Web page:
Presenting the spectacular double act of the photograph and the taxidermy specimen.

Murphy, Alexandra (2016) Presenting the spectacular double act of the photograph and the taxidermy specimen. In: Consuming (the) Victorians BAVS conference, 31 Aug – 2 Sept, 2016., Cardiff University.

Full text not available from this repository. (Request a copy)


The Victorians made significant developments with regards to photographic processes, museum collections and psychology. Through psychoanalyst Sigmund Freud’s metapsychology, this project explores dialectical connections found between the photograph and the museum taxidermy specimen. Freud’s controversial metapsychology, in particular the death-drive, explored Triebentmischung – the organism’s struggle to diffuse the tension between the lifedrive and the death-drive in its attempt to survive, but that in the end a return to a state of inertia was inevitable. In pursuit of life, the Victorians explored preservation processes in both photographic and taxidermy crafts, attempting to defy death of both the physical object and the representational subject, thereby fashioning a cultural ‘celebration of death’. The nineteenth-century museum illustrated what Tony Bennett, in his book, The Birth of the Museum, called the ‘exhibitionary complex’ – a public display of objects, previously hidden in private collections. As with Michel Foucault’s definition of heterotopia, the museum became an encapsulated institutional display of order, knowledge and spectacle. Victorian hunter-collectors returned from afar with exotic game for natural history displays that bred awe and spectacle in the museum visitor. Displays and dioramas meticulously constructed by the conservationist’s craft of preservation, recreated archetypal ecological environments to present specimens defiant against decay and death. Philosopher Walter Benjamin believed that the photograph had a dialectical ability to record something inherent in the subject, not observable to the naked eye. If the photograph has a dialectical ability to represent both the past (death) and the present (life), then in photographing taxidermy specimens and re-representing them, there is a possibility that the photograph changes what we see. This project considers the probability that as a consequence of Victorian cultural and scientific endeavors, both the taxidermy specimen and the photograph, in a defiant double act, can simultaneously represent and defy the death-drive.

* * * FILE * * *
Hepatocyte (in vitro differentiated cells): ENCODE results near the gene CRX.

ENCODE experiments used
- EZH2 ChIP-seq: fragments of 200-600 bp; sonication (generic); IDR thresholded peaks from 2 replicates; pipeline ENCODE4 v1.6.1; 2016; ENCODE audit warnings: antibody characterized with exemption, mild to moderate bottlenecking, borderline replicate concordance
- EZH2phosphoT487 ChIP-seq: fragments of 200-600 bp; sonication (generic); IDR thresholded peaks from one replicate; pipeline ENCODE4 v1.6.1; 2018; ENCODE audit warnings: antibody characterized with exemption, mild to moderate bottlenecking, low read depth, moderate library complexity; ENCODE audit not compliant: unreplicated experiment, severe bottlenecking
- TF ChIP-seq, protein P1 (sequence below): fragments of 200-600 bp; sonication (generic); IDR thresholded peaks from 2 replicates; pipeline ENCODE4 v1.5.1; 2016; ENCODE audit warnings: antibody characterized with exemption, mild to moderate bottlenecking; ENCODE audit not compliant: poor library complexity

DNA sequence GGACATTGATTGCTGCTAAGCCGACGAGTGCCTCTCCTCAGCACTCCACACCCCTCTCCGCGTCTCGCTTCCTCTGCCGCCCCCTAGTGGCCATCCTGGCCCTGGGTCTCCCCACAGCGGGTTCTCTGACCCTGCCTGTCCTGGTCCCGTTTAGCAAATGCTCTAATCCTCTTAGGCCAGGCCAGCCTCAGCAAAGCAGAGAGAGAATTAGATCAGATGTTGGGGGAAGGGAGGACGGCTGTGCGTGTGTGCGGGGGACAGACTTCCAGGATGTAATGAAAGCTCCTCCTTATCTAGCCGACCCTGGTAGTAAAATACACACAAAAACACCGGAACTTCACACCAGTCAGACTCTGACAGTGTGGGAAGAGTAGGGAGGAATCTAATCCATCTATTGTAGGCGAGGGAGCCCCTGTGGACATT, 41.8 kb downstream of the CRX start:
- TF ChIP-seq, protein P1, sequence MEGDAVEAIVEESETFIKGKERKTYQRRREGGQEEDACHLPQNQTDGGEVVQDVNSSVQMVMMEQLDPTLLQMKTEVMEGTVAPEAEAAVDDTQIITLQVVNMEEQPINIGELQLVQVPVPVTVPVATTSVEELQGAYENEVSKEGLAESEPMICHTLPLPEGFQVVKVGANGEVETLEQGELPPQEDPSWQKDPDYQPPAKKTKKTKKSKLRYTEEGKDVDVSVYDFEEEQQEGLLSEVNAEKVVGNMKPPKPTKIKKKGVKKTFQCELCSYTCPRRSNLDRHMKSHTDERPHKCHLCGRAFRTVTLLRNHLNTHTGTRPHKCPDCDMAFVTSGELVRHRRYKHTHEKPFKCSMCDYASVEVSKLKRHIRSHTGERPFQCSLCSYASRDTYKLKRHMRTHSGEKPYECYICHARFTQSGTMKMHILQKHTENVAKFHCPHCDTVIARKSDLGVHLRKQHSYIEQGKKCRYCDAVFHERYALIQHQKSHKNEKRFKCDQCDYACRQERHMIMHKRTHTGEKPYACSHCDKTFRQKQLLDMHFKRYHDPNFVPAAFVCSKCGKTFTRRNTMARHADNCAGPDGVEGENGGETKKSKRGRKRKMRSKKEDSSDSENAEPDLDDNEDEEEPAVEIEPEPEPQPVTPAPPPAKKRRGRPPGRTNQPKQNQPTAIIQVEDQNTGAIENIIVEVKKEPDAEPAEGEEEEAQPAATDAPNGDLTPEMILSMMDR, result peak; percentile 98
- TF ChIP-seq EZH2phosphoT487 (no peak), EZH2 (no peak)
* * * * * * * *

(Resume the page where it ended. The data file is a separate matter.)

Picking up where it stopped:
Item Type: Conference or Workshop Item (Other)
Depositing User: RED Unit Admin
Date Deposited: 21 May 2021 08:10
Last Modified: 21 May 2021 08:10

Actions (login required)

Edit Item Edit Item